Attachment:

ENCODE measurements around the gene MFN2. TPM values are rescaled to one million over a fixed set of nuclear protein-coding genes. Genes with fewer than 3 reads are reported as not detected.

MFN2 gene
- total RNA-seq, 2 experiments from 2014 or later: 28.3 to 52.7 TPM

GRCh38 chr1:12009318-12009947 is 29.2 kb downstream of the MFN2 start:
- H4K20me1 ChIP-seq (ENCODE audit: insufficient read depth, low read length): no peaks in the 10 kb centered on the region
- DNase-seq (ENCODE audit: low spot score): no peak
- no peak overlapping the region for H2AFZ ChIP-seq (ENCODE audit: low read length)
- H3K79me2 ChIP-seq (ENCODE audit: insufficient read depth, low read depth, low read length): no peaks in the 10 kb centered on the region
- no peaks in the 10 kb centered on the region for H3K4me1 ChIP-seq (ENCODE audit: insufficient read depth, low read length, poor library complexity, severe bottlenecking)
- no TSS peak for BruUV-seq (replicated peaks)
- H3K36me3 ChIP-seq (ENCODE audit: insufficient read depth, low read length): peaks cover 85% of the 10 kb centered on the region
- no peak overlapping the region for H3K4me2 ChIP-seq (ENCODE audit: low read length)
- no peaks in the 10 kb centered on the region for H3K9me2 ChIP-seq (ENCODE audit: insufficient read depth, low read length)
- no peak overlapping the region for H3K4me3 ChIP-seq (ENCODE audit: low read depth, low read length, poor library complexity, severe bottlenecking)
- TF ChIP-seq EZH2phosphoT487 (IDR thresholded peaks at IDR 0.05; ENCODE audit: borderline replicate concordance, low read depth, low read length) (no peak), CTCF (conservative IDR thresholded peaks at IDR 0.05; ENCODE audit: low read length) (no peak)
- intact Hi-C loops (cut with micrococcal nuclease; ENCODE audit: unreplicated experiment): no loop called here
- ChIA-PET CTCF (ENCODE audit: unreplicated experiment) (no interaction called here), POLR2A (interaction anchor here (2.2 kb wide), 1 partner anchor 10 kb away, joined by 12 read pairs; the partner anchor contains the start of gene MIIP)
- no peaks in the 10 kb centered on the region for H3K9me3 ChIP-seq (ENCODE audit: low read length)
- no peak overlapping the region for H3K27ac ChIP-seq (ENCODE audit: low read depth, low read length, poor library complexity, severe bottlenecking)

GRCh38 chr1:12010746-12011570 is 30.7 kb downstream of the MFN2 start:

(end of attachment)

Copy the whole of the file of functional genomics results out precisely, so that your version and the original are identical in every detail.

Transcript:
ENCODE measurements around the gene MFN2. TPM values are rescaled to one million over a fixed set of nuclear protein-coding genes. Genes with fewer than 3 reads are reported as not detected.

MFN2 gene
- total RNA-seq, 2 experiments from 2014 or later: 28.3 to 52.7 TPM

GRCh38 chr1:12009318-12009947 is 29.2 kb downstream of the MFN2 start:
- H4K20me1 ChIP-seq (ENCODE audit: insufficient read depth, low read length): no peaks in the 10 kb centered on the region
- DNase-seq (ENCODE audit: low spot score): no peak
- no peak overlapping the region for H2AFZ ChIP-seq (ENCODE audit: low read length)
- H3K79me2 ChIP-seq (ENCODE audit: insufficient read depth, low read depth, low read length): no peaks in the 10 kb centered on the region
- no peaks in the 10 kb centered on the region for H3K4me1 ChIP-seq (ENCODE audit: insufficient read depth, low read length, poor library complexity, severe bottlenecking)
- no TSS peak for BruUV-seq (replicated peaks)
- H3K36me3 ChIP-seq (ENCODE audit: insufficient read depth, low read length): peaks cover 85% of the 10 kb centered on the region
- no peak overlapping the region for H3K4me2 ChIP-seq (ENCODE audit: low read length)
- no peaks in the 10 kb centered on the region for H3K9me2 ChIP-seq (ENCODE audit: insufficient read depth, low read length)
- no peak overlapping the region for H3K4me3 ChIP-seq (ENCODE audit: low read depth, low read length, poor library complexity, severe bottlenecking)
- TF ChIP-seq EZH2phosphoT487 (IDR thresholded peaks at IDR 0.05; ENCODE audit: borderline replicate concordance, low read depth, low read length) (no peak), CTCF (conservative IDR thresholded peaks at IDR 0.05; ENCODE audit: low read length) (no peak)
- intact Hi-C loops (cut with micrococcal nuclease; ENCODE audit: unreplicated experiment): no loop called here
- ChIA-PET CTCF (ENCODE audit: unreplicated experiment) (no interaction called here), POLR2A (interaction anchor here (2.2 kb wide), 1 partner anchor 10 kb away, joined by 12 read pairs; the partner anchor contains the start of gene MIIP)
- no peaks in the 10 kb centered on the region for H3K9me3 ChIP-seq (ENCODE audit: low read length)
- no peak overlapping the region for H3K27ac ChIP-seq (ENCODE audit: low read depth, low read length, poor library complexity, severe bottlenecking)

GRCh38 chr1:12010746-12011570 is 30.7 kb downstream of the MFN2 start: